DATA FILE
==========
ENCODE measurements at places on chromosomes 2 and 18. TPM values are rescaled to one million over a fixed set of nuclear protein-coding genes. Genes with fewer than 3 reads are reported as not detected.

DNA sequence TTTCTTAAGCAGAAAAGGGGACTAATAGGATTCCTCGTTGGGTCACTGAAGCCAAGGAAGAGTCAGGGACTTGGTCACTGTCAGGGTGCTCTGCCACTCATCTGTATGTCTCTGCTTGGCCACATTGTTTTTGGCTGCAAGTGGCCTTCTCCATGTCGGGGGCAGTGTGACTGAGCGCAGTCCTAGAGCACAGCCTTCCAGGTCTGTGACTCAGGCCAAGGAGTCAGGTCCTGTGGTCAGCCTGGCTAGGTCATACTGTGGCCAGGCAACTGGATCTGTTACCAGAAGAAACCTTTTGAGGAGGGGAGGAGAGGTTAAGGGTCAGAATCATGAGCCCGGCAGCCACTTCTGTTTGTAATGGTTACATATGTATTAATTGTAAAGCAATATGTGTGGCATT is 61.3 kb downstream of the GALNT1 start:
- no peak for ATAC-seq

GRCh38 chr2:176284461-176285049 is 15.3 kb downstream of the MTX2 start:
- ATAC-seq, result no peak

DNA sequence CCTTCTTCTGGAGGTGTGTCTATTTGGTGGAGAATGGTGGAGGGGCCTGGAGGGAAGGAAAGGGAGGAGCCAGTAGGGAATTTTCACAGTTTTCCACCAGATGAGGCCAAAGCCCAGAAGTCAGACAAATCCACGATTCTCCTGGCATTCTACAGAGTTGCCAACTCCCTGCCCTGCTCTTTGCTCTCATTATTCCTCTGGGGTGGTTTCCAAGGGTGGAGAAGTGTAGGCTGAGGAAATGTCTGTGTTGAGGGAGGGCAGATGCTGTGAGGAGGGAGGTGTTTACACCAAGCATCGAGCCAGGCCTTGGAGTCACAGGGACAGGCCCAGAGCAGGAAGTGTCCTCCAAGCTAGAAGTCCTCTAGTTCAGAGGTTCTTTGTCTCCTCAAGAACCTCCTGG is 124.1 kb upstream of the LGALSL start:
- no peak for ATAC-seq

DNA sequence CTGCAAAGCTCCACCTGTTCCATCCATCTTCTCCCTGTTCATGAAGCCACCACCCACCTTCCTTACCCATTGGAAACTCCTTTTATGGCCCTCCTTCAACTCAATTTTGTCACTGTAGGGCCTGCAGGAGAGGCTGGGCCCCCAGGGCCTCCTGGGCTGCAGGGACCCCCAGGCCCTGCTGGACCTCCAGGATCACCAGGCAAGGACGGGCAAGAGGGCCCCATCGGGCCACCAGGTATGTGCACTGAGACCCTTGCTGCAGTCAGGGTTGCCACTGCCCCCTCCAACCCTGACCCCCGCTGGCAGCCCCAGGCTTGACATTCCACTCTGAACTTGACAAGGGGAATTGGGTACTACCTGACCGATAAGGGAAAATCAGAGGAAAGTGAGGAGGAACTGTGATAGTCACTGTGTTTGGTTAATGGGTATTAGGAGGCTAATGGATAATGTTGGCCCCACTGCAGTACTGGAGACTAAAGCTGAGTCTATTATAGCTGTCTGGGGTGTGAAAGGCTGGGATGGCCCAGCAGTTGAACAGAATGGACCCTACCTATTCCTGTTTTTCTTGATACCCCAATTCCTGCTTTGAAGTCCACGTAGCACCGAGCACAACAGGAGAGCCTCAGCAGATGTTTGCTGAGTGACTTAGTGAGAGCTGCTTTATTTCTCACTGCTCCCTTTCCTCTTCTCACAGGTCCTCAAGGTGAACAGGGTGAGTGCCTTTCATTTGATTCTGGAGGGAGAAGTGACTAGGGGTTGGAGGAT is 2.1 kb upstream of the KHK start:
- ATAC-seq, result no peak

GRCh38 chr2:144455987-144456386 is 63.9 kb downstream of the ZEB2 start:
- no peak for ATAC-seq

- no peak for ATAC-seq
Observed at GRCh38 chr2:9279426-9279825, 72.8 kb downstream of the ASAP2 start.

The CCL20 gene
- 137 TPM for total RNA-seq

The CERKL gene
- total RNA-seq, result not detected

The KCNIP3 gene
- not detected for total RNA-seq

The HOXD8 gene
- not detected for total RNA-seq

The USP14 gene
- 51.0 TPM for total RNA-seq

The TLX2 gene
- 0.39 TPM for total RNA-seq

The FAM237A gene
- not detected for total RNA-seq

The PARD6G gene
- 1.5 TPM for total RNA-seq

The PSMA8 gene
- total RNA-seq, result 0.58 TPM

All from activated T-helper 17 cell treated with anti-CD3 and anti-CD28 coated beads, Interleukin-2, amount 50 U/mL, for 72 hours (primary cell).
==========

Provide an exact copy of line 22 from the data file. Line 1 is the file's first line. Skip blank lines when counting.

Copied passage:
The USP14 gene